Driving in the West
On the road, here in the west,
is much different than in the large
eastern side of the country.
Our freeways are not toll roads,
for one, and so there is no need
to stop at all unless one needs gas
or a convenience break.
And our towns don’t run together;
signs of cultivation and human
habitation running together like
a water-color painting, blending one
town into the next, into the next,
into the outskirts of the city.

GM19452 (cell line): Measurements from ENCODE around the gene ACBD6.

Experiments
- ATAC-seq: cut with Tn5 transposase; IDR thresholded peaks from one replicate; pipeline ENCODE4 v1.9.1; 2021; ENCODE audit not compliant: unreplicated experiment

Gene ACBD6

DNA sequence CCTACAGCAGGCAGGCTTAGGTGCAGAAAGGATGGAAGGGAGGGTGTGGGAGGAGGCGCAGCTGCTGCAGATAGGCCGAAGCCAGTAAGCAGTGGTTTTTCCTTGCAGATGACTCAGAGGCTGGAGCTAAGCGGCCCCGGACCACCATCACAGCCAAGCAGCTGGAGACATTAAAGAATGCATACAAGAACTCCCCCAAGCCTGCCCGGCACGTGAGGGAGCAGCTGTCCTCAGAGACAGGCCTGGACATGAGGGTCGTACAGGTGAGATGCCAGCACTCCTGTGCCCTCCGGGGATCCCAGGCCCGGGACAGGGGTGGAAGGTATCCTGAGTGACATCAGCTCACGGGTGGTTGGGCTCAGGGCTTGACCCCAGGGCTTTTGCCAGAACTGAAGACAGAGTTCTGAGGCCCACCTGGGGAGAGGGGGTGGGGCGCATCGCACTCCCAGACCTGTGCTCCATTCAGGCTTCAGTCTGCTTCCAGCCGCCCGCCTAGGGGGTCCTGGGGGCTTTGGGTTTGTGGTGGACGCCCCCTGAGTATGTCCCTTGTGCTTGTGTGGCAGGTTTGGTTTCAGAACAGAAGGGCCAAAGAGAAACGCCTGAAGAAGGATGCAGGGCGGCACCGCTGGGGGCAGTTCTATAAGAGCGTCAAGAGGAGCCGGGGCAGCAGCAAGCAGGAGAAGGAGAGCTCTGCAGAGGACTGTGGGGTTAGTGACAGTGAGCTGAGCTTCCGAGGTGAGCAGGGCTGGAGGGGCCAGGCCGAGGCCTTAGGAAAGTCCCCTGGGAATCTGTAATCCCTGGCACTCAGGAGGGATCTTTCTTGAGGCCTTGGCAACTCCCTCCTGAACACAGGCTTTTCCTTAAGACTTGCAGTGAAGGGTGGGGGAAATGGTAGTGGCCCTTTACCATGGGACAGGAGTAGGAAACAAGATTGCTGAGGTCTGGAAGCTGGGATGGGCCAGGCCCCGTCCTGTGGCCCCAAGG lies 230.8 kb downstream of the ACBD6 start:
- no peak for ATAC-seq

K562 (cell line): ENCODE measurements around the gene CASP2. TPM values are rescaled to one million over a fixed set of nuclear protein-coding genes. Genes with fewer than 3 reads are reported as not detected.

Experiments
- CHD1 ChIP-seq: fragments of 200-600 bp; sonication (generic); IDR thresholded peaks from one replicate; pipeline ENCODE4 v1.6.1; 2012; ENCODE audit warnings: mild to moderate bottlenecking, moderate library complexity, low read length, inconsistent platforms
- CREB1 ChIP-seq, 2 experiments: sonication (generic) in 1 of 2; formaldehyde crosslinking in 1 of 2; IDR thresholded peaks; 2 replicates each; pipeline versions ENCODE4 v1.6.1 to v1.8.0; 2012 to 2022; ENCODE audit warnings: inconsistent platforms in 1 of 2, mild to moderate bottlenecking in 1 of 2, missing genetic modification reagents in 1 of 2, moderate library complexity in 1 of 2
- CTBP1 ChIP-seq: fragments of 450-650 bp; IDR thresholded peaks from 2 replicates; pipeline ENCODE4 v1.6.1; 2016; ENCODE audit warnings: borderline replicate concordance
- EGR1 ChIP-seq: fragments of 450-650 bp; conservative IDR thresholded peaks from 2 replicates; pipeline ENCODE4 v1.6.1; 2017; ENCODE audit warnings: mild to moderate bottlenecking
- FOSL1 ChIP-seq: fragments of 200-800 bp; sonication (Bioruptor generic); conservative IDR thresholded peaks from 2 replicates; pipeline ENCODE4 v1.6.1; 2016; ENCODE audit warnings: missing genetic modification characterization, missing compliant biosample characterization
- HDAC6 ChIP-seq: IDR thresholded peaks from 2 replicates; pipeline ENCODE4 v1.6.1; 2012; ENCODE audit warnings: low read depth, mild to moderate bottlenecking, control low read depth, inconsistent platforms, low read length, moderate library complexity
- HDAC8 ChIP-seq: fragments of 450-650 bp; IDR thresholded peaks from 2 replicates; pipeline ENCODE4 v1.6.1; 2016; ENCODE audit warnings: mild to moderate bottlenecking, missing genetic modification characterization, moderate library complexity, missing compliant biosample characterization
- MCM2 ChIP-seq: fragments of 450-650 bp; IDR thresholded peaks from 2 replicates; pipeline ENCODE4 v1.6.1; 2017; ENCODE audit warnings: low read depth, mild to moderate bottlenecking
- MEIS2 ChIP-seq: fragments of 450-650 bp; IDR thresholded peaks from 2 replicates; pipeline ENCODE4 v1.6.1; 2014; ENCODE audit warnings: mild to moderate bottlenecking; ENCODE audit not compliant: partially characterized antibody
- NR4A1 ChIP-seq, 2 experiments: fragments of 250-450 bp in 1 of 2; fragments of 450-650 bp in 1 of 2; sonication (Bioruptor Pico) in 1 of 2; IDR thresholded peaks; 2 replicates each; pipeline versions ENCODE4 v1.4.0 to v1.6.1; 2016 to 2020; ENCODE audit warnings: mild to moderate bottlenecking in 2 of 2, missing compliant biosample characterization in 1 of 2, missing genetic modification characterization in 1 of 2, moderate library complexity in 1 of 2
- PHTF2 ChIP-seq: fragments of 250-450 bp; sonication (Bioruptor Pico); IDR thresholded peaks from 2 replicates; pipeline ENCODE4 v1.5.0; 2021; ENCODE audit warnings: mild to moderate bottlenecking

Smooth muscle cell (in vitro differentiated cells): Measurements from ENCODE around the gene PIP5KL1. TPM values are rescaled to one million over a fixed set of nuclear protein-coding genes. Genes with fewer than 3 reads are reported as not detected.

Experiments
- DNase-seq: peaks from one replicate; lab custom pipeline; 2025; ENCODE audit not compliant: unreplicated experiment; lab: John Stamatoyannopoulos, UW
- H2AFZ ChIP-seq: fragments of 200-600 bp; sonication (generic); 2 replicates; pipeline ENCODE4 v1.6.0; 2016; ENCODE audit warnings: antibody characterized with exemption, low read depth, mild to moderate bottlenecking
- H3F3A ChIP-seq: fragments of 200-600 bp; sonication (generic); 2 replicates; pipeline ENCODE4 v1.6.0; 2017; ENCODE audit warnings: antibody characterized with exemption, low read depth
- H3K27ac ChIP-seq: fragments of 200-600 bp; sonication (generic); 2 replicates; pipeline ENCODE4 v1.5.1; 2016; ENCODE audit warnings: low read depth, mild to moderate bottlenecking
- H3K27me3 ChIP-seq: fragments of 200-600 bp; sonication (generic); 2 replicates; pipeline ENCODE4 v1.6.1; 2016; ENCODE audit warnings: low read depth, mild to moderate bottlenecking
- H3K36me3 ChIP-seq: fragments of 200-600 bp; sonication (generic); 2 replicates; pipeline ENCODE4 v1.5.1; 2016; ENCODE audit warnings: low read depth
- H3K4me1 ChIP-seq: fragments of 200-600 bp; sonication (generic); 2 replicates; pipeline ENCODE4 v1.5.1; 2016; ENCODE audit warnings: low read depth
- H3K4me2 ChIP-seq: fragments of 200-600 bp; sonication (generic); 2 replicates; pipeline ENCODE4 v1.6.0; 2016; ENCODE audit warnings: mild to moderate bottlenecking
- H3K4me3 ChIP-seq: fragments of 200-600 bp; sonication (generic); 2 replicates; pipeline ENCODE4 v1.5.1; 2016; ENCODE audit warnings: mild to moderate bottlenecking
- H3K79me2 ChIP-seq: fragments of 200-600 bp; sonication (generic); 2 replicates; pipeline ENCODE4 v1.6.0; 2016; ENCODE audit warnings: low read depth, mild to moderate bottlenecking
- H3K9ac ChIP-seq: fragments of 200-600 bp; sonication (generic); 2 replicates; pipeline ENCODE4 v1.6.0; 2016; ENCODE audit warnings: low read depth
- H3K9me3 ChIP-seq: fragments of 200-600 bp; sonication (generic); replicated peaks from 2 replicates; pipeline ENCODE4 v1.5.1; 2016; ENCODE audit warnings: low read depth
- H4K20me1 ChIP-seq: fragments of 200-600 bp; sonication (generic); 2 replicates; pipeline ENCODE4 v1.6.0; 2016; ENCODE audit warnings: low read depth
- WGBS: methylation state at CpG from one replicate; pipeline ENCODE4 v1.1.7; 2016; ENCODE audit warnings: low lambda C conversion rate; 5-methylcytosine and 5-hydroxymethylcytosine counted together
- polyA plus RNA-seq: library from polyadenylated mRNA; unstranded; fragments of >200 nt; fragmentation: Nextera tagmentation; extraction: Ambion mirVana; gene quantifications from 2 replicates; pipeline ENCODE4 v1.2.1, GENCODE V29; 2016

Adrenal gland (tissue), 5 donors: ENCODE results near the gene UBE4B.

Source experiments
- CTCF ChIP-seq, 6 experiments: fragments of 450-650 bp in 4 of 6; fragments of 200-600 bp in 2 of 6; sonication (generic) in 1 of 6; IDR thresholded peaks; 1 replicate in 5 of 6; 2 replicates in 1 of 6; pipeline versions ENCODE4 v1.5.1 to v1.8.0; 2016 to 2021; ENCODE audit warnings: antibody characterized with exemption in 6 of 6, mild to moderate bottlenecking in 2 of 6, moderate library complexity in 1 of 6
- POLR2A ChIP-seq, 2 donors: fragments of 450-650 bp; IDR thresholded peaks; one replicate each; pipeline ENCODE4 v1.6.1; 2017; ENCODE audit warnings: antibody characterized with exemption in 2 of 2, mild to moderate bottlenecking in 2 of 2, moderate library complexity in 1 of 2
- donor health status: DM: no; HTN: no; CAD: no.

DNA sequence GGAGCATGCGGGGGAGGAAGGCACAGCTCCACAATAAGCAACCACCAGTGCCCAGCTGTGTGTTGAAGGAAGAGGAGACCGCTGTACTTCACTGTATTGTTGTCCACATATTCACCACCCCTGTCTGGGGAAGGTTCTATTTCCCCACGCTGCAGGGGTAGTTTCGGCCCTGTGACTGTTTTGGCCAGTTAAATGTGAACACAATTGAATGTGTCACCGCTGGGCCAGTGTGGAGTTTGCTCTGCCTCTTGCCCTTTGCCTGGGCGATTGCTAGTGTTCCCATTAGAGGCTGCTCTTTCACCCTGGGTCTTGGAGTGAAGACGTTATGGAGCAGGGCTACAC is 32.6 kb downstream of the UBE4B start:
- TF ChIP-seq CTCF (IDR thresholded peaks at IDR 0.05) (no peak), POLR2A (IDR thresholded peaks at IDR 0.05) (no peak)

In the west, the cities stand like
islands in the vast open land,
islands with millions of people,
perhaps, but islands nonetheless.
Driving so as to circumnavigate
the city center, we find our way to
the artery that leads to our destination
and once we leave the suburbs,
it is open country with little sign of
life other than the fence that lines the roads,
railroad tracks and the occasional hawks
or cattle or cotton or alfalfa.
And there are long stretches where only
desert surrounds the freeway, cacti and
drought-loving trees and dirt and rock
and mountains in the distance.
The sun is merciless and our AC
keeps us cool, music surrounding us with
a taste of our modern world.
I often wonder at the stubborn strength of
the sturdy souls who tamed this place
and made it their own.